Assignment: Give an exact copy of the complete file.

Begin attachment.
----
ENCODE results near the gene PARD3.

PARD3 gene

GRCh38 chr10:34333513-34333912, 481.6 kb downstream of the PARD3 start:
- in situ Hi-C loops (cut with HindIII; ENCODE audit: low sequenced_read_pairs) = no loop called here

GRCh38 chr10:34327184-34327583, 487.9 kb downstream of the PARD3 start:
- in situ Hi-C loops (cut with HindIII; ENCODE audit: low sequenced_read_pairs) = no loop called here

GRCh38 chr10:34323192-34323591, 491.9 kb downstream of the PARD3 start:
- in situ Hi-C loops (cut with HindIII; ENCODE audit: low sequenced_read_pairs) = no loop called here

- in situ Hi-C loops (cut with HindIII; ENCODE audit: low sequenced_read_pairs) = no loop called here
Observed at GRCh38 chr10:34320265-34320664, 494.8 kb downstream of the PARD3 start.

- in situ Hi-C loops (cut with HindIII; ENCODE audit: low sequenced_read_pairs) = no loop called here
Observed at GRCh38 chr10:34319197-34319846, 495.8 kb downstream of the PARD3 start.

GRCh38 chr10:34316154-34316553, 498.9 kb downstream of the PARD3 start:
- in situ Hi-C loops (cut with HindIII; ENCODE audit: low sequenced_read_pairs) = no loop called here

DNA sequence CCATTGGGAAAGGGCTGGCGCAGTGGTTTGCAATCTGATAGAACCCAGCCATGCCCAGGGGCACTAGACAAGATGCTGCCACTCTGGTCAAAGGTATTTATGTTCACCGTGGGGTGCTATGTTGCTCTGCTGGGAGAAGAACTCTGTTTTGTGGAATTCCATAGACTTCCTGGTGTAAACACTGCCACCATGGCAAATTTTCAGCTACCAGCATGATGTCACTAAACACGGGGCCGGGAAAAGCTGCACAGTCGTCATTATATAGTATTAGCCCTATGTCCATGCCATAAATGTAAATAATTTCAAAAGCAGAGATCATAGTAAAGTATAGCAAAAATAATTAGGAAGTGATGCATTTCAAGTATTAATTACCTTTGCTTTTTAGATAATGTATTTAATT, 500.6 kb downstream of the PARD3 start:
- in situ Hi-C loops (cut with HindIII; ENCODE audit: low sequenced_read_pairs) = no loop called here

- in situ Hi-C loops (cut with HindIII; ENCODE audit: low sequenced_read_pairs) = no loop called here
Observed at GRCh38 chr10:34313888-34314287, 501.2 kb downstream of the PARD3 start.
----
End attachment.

ENCODE results near the gene PARD3.

PARD3 gene

GRCh38 chr10:34333513-34333912, 481.6 kb downstream of the PARD3 start:
- in situ Hi-C loops (cut with HindIII; ENCODE audit: low sequenced_read_pairs) = no loop called here

GRCh38 chr10:34327184-34327583, 487.9 kb downstream of the PARD3 start:
- in situ Hi-C loops (cut with HindIII; ENCODE audit: low sequenced_read_pairs) = no loop called here

GRCh38 chr10:34323192-34323591, 491.9 kb downstream of the PARD3 start:
- in situ Hi-C loops (cut with HindIII; ENCODE audit: low sequenced_read_pairs) = no loop called here

- in situ Hi-C loops (cut with HindIII; ENCODE audit: low sequenced_read_pairs) = no loop called here
Observed at GRCh38 chr10:34320265-34320664, 494.8 kb downstream of the PARD3 start.

- in situ Hi-C loops (cut with HindIII; ENCODE audit: low sequenced_read_pairs) = no loop called here
Observed at GRCh38 chr10:34319197-34319846, 495.8 kb downstream of the PARD3 start.

GRCh38 chr10:34316154-34316553, 498.9 kb downstream of the PARD3 start:
- in situ Hi-C loops (cut with HindIII; ENCODE audit: low sequenced_read_pairs) = no loop called here

DNA sequence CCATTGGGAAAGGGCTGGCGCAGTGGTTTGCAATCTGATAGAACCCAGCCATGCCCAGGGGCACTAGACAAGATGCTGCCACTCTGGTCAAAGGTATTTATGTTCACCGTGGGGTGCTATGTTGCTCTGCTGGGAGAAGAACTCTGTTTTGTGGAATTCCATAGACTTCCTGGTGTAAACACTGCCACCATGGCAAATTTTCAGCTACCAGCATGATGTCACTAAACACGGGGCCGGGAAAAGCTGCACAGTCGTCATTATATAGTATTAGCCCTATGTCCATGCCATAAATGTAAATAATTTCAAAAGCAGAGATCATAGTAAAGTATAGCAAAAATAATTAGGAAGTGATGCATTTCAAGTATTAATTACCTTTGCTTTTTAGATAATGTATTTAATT, 500.6 kb downstream of the PARD3 start:
- in situ Hi-C loops (cut with HindIII; ENCODE audit: low sequenced_read_pairs) = no loop called here

- in situ Hi-C loops (cut with HindIII; ENCODE audit: low sequenced_read_pairs) = no loop called here
Observed at GRCh38 chr10:34313888-34314287, 501.2 kb downstream of the PARD3 start.